Taking action on opioids crisis in Lethbridge
Increasing urgently needed supports for housing and addiction services will help address the opioid crisis and substance use issues in Lethbridge.
A new permanent supportive housing complex for Lethbridge will support adults experiencing homelessness who have complex issues such as substance use. The $11-million project will provide safe accommodations for 42 people.
In addition, the Alberta government is investing $1.6 million to create up to 30 new intox spaces in the city. These spaces will provide a safe place for people to stay while they sober up, and will include access to services like housing programs and health care, reducing disruption to neighbourhoods and businesses.
“The opioid crisis is having an urgent and severe impact on families in Lethbridge and southern Alberta. We will continue to help Albertans receive greater access to health services for substance use by applying the latest medical evidence and the expert advice of the dedicated first responders serving our communities.”
“Providing people affected by substance use a safe, welcoming place to live is a crucial step on their path to recovery. This new permanent supportive housing development for Lethbridge and the wrap-around supports it will offer is key in our government’s work to address the root causes of poverty and to support vulnerable Albertans on their path to security.”
“Our government is committed to helping people with complex needs break the cycle of homelessness. This project will ensure people can live in dignity and get the support they need for mental and physical challenges, addictions and other issues. We will continue to work closely with the City of Lethbridge.”
In the first six months of 2018, 17 people in Lethbridge died of an apparent opioid overdose. Since opening, the supervised consumption services site in Lethbridge, operated by ARCHES, has seen more than 71,000 client visits - one of the highest numbers in Canada. As of Sept. 30, over 620 overdoses have been reversed by staff at ARCHES.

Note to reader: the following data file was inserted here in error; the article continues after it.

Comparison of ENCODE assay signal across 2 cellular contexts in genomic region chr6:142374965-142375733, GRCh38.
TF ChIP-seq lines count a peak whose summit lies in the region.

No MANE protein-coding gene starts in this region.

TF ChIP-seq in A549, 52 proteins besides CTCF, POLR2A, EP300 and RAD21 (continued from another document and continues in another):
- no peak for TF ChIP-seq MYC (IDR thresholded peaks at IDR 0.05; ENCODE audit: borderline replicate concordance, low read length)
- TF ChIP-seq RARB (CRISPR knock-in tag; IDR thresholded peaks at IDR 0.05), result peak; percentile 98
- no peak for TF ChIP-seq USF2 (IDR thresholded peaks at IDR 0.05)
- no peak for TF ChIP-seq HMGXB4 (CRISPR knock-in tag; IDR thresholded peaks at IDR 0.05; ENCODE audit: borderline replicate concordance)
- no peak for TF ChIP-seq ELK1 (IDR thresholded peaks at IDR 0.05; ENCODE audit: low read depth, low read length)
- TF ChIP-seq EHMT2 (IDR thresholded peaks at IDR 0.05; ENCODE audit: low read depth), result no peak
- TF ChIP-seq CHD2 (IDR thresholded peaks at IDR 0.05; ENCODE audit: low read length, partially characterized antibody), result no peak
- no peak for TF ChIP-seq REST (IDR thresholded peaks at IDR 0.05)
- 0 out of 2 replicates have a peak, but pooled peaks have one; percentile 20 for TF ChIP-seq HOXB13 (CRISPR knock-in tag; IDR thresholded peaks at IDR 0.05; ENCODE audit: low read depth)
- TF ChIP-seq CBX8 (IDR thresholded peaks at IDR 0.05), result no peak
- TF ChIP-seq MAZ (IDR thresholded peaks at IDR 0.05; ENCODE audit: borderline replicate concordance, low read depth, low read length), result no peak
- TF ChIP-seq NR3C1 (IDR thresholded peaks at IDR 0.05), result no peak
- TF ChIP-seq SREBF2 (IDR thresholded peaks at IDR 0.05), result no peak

“Thank you to the Government of Alberta, our partner, for listening to Lethbridge’s concerns and for providing funding in areas that are beyond municipal responsibility. We can finally place greater focus on treatment and recovery and do what is needed to fight back against this drug crisis.”
The government is also expanding an option for people to receive opioid agonist therapy (OAT), such as methadone and Suboxone, in Lethbridge and other areas. The Virtual Opioid Dependency Program (VODP) connects patients wanting to start OAT with prescribers in other parts of the province through videoconferencing. OAT treatments can help people who use opioids stabilize their lives.
“In addition to ongoing enforcement efforts, this investment in harm reduction, treatment and permanent housing opportunities is a welcome step to help break the cycle of addiction and reduce the impacts of the drug crisis.”
“As first responders, we have seen first-hand the impact this drug crisis has had on our residents and their families. This crisis has also, at times, stretched our resources and abilities to the maximum. We strongly support all initiatives that can ultimately help to resolve these issues and reduce some of the pressures that have been placed on our first responders.”
Alberta Health also announced a new safe withdrawal management site on the Blood Tribe reserve that will provide addiction treatment services. This model of care will see Blood Tribe paramedics give patients who have overdosed the option of going to the safe withdrawal management site to receive health assessment and intervention and connect them to local resources and programs.
- The actions announced today build on the Government of Alberta’s action plan to better combat opioid use in the city. The plan includes:
- providing an additional $2.6 million to add new booths to meet the demand for supervised consumption services
- new funding of $160,000 to increase needle collection, including new needle disposal boxes and increasing the reach of the clean sweep program to pick up discarded needles
- providing $1.9 million to support eight new medical detox beds at the Chinook Regional Hospital
- funding new community-based public awareness projects, including $100,000 to Alberta Addicts Who Educate and Advocate Responsibly for community workshops and performances involving individuals with lived experience
- In Budget 2018, the government committed $63 million to continue its work on the opioid crisis, including opening new opioid dependency treatment spaces across the province which help an additional 4,000 Albertans every year. The funding has also supported the distribution of more than 113,000 free naloxone kits, with more than 6,500 voluntarily reported overdose reversals.
*Editor's note: This email contains an updated version of the news release.